One of the most popular vehicles on the planet is being asked to change its name. Chuck Hoskin Jr., principal chief of the Cherokee Nation, says it is time that Jeep stop using his tribe's name to sell its SUVs.
"I think we're in a day and age in this country where it's time for both corporations and team sports to retire the use of Native American names, images and mascots from their products, team jerseys and sports in general," Hoskin said in an interview.
The original Jeep Cherokee was first sold in 1974 and has remained one of the company's best-selling brands since then. The Cherokee is currently the third in sales for Jeep, while the Grand Cherokee remains atop the list.
In the wake of many sports teams changing their names and imagery away from Native American iconography, activists like Hoskin feel that it is time automobile companies follow the same path.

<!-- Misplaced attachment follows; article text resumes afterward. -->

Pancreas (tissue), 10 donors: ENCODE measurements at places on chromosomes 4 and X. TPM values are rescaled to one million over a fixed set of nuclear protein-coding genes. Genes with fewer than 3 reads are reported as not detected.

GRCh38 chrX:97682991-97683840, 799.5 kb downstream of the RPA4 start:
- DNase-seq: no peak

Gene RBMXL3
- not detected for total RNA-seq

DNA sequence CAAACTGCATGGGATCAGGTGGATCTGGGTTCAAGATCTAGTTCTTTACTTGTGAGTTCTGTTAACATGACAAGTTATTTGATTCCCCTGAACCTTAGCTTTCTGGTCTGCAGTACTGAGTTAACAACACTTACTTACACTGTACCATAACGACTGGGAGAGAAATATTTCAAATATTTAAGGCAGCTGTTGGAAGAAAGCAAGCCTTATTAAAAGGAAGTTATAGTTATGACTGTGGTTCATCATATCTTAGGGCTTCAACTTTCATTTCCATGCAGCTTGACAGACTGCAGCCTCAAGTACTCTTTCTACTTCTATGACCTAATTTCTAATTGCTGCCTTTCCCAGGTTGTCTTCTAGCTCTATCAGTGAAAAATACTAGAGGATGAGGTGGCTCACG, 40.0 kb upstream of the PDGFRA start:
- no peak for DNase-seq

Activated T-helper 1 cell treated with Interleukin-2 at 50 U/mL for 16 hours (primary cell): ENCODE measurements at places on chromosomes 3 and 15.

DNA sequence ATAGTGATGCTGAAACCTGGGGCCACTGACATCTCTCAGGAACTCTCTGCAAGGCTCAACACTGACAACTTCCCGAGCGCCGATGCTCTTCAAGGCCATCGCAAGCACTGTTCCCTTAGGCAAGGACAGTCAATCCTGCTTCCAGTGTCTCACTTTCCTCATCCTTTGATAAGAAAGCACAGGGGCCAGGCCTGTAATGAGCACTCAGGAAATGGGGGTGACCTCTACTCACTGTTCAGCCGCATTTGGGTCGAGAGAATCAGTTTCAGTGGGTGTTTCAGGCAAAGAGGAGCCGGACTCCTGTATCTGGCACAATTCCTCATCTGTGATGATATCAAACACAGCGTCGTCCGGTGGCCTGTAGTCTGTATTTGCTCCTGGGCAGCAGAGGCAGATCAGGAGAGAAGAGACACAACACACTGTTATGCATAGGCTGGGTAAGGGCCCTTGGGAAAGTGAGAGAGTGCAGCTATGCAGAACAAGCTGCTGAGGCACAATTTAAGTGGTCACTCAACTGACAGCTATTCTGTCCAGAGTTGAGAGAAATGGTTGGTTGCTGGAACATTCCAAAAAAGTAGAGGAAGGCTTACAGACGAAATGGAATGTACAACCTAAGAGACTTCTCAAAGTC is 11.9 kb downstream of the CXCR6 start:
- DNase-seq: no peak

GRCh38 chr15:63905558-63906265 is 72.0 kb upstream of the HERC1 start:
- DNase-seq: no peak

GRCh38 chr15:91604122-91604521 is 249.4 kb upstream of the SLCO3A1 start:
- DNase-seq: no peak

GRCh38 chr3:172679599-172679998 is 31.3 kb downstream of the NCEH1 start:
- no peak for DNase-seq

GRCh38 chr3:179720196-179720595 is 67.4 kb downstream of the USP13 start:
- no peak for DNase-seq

"I'm sure this comes from a place that is well-intended, but it does not honor us by having our name plastered on the side of a car," the principal chief said. "The best way to honor us is to learn about our sovereign government, our role in this country, our history, culture, and language and have meaningful dialogue with federally recognized tribes on cultural appropriateness."
In the NFL, the Washington Football Team changed its name last year from the Redskins moniker that was considered racist by some. In Major League Baseball, the Cleveland Indians are moving away from their nickname and mascot. Even Land O'Lakes butter removed its logo featuring a Native American woman.
Though it said it was willing to dialogue with the tribe, Jeep does not seem prepared to give up the iconic name too easily. In a statement, the company made clear that its intention is to "honor and celebrate Native American people for their nobility, prowess, and pride" when naming vehicles after them.